We have three daughters. The oldest just flew (from) the nest.

  1. Is "flew (from) the nest" perfectly natural when referring to moving away from home? What else would be natural to say?

  2. Would it be incorrect to add "from"?

  • It is usually only "flew the nest" without the 'from'. Jun 10, 2021 at 14:13
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    To fly the nest / coop are relatively informal usages that don't normally include a preposition. Since they are idiomatically well-established, it would be at the very least "awkward" (but not syntactically "incorrect") to include anything like from or out of. Note that in practice, if a native speaker used that "non-standard" version, other native speakers would simply assume some slightly different meaning (perhaps a single more literal act of flying, rather than metaphorically leaving home). Jun 10, 2021 at 14:22

1 Answer 1


I will second FumbleFingers' comment that "fly the nest" and "fly the coop" (a coop being a small pen or enclosure for birds) are idiomatically used without any preposition. It would not be strictly incorrect to add a preposition but it would not sound natural in these specific phrases.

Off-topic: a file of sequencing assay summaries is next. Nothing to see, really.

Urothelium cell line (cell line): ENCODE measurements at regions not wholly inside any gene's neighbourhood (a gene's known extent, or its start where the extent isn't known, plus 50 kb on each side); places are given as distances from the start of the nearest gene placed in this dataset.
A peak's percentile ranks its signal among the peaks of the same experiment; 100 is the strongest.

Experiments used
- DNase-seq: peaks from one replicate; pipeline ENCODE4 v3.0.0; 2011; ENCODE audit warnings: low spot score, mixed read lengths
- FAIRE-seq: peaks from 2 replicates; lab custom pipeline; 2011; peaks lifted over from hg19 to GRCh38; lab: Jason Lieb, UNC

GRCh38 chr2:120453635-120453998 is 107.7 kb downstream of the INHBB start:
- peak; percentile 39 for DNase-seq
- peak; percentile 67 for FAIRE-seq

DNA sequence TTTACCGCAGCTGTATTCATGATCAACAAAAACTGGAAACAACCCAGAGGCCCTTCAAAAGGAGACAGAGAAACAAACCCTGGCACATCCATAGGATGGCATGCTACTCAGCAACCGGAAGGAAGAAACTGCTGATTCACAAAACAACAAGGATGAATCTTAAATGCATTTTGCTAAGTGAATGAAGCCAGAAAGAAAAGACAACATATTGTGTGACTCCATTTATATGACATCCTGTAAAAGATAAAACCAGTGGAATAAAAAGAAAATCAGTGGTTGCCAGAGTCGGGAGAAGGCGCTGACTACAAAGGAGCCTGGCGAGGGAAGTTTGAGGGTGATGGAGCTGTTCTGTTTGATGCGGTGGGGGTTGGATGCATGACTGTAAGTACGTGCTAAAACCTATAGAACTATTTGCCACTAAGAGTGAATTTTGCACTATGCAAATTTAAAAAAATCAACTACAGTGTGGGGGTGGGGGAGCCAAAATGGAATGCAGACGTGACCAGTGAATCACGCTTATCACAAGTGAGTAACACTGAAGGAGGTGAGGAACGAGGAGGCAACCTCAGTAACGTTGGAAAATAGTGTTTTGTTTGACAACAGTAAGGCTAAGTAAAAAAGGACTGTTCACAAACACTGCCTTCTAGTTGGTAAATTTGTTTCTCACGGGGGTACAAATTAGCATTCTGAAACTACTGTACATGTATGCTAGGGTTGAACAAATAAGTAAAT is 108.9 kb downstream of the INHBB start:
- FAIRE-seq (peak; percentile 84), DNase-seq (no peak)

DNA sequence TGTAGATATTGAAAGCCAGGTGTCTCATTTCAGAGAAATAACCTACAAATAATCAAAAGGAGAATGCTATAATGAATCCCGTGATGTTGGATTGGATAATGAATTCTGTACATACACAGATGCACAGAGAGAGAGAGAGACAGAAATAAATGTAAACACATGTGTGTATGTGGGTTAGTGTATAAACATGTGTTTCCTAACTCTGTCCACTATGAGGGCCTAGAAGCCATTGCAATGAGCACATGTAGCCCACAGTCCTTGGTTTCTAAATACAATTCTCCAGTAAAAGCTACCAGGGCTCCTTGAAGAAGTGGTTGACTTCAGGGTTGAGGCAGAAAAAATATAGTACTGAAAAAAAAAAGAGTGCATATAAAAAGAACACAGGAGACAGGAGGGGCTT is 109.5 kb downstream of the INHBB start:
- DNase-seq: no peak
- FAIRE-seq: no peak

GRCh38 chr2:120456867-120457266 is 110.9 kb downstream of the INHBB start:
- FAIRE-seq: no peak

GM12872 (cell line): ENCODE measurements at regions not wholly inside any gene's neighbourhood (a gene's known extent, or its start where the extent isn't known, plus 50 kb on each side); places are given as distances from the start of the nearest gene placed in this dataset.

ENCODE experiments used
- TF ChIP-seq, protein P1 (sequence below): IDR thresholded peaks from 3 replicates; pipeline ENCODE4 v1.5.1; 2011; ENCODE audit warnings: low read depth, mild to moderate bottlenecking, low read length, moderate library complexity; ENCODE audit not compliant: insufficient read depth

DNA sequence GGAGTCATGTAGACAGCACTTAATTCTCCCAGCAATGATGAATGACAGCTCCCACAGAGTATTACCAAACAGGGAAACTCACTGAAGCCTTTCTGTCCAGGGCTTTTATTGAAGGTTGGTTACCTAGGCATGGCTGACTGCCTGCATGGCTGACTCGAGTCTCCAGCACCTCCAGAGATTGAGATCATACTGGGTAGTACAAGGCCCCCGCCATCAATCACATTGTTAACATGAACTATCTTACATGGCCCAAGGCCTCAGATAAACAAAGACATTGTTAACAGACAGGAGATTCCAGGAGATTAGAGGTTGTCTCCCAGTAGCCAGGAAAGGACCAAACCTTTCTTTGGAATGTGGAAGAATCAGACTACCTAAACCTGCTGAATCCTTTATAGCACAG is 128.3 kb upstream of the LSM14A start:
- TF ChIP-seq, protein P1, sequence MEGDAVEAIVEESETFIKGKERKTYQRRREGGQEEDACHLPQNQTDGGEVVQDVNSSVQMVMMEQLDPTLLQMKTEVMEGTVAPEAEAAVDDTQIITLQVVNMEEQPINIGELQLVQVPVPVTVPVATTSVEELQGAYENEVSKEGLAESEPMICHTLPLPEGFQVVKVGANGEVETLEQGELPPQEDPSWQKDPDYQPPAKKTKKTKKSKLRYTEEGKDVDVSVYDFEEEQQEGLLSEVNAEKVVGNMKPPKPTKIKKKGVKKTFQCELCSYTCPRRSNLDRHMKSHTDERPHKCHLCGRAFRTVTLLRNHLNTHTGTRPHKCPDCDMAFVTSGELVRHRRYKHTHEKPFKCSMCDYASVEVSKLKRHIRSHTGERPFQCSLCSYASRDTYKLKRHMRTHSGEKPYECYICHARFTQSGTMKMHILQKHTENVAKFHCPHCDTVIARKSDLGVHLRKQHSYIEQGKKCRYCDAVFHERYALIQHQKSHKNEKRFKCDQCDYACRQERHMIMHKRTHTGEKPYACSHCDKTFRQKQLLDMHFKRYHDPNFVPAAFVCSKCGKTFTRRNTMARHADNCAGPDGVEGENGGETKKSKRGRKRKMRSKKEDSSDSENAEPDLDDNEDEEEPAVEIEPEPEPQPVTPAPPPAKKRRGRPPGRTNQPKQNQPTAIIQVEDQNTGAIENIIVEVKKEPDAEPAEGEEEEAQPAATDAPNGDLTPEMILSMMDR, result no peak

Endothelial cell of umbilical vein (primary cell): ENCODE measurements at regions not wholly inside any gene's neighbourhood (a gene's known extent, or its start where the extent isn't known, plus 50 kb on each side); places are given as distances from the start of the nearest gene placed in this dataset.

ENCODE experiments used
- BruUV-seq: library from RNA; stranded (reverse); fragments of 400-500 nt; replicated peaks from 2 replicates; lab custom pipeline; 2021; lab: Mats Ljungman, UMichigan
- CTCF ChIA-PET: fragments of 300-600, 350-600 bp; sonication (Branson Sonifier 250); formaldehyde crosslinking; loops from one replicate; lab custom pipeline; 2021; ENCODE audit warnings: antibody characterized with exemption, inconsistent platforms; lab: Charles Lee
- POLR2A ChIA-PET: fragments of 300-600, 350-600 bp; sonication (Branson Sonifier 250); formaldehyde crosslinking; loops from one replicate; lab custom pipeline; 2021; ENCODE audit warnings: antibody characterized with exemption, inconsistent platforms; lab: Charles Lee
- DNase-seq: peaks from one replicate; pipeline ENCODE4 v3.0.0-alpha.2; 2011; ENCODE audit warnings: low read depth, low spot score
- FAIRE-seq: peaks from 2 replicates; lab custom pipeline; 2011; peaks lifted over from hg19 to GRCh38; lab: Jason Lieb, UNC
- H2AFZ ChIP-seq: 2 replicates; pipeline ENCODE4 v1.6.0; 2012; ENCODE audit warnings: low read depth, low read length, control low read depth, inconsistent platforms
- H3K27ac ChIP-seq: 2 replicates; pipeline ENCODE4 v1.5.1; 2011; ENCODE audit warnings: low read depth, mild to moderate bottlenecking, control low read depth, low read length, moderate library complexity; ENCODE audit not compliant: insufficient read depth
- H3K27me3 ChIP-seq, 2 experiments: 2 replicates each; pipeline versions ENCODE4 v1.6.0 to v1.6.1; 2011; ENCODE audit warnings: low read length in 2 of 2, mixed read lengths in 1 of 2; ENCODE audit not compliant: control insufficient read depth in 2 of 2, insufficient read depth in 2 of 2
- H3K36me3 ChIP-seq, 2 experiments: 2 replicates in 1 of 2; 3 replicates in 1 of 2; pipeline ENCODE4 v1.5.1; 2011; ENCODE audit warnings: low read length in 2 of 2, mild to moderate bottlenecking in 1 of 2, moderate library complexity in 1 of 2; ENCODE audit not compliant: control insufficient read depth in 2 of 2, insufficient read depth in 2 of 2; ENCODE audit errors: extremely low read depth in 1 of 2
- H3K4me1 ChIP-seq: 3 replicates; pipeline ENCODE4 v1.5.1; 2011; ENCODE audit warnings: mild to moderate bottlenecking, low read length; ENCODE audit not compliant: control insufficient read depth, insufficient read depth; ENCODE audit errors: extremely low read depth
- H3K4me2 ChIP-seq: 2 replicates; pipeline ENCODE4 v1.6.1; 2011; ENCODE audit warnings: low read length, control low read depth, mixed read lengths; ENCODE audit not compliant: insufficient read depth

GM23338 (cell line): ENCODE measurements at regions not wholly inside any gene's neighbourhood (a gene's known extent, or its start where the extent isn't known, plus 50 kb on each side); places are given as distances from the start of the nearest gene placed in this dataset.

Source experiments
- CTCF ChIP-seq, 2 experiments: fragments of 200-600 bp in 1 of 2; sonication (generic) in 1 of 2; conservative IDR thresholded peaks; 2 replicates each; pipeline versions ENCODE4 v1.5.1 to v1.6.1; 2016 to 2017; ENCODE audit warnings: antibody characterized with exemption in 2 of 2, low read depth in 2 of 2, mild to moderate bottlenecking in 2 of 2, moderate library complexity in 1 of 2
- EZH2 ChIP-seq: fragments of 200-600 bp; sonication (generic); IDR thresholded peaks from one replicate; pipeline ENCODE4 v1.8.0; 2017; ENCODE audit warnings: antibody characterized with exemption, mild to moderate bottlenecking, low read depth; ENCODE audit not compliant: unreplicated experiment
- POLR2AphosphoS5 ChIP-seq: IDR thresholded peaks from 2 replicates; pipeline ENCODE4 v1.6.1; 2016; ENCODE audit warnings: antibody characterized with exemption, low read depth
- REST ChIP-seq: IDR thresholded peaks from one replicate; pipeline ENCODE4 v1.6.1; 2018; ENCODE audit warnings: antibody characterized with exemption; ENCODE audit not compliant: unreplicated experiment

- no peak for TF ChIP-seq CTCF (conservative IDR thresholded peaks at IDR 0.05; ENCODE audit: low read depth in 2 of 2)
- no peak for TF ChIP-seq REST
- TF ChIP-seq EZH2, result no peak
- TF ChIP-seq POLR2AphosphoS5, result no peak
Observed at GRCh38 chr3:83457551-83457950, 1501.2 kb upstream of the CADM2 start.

A look at Google Ngrams shows something interesting: "Fly from the nest" used to be more common, but in recent years "fly the nest" has risen in popularity quite dramatically. "Fly the coop" emerged around 1900 and has been more common than the other two options since 1960. "Fly from the coop" is not found at all!

Google Ngrams of "fly the coop," "fly the nest," and "fly from the nest"

Changing the Ngrams search to use the past participle "flown" shows similar but even more dramatic results; "flown the coop" has been more popular since 1920.

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